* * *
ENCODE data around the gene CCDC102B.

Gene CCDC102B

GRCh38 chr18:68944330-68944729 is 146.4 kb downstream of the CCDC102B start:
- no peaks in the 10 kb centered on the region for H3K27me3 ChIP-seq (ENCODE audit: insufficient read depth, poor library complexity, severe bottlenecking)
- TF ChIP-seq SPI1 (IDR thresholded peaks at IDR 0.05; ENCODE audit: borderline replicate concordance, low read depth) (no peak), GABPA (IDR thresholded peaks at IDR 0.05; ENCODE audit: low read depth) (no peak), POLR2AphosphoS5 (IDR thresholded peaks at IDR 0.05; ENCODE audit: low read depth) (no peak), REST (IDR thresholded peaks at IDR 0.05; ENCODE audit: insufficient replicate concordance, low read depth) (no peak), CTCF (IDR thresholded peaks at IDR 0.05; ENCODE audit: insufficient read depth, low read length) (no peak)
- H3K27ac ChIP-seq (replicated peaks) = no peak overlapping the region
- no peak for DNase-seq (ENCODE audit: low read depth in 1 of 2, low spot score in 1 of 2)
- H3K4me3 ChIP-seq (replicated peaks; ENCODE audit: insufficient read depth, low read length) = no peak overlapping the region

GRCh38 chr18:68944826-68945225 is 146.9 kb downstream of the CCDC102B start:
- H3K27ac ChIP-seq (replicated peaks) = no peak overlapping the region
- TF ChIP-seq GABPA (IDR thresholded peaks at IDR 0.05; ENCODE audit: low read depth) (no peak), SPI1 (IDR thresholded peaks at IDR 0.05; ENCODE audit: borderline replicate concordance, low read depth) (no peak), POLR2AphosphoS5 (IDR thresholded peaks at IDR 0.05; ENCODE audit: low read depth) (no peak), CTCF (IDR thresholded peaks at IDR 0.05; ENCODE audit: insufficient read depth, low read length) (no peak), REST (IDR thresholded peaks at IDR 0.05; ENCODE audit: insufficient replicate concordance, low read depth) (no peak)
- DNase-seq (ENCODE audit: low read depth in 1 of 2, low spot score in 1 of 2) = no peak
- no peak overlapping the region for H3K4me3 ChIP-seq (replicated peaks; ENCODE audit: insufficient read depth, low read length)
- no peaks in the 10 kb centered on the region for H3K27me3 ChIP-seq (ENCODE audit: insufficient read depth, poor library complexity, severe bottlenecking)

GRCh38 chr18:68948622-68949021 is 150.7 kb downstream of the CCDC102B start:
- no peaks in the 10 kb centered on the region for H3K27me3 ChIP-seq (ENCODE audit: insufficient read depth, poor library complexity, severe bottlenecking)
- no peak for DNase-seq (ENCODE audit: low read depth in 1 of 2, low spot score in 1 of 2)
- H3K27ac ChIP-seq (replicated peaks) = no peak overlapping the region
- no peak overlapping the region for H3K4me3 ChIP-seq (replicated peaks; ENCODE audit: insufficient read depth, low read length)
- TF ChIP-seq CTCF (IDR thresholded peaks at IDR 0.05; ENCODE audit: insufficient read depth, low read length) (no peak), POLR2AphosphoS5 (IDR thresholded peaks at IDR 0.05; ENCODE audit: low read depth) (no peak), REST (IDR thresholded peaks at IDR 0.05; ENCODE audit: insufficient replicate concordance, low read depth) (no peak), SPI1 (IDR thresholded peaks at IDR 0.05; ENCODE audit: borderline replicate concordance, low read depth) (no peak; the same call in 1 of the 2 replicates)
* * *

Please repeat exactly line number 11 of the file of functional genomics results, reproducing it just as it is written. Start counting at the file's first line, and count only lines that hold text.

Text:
- TF ChIP-seq GABPA (IDR thresholded peaks at IDR 0.05; ENCODE audit: low read depth) (no peak), SPI1 (IDR thresholded peaks at IDR 0.05; ENCODE audit: borderline replicate concordance, low read depth) (no peak), POLR2AphosphoS5 (IDR thresholded peaks at IDR 0.05; ENCODE audit: low read depth) (no peak), CTCF (IDR thresholded peaks at IDR 0.05; ENCODE audit: insufficient read depth, low read length) (no peak), REST (IDR thresholded peaks at IDR 0.05; ENCODE audit: insufficient replicate concordance, low read depth) (no peak)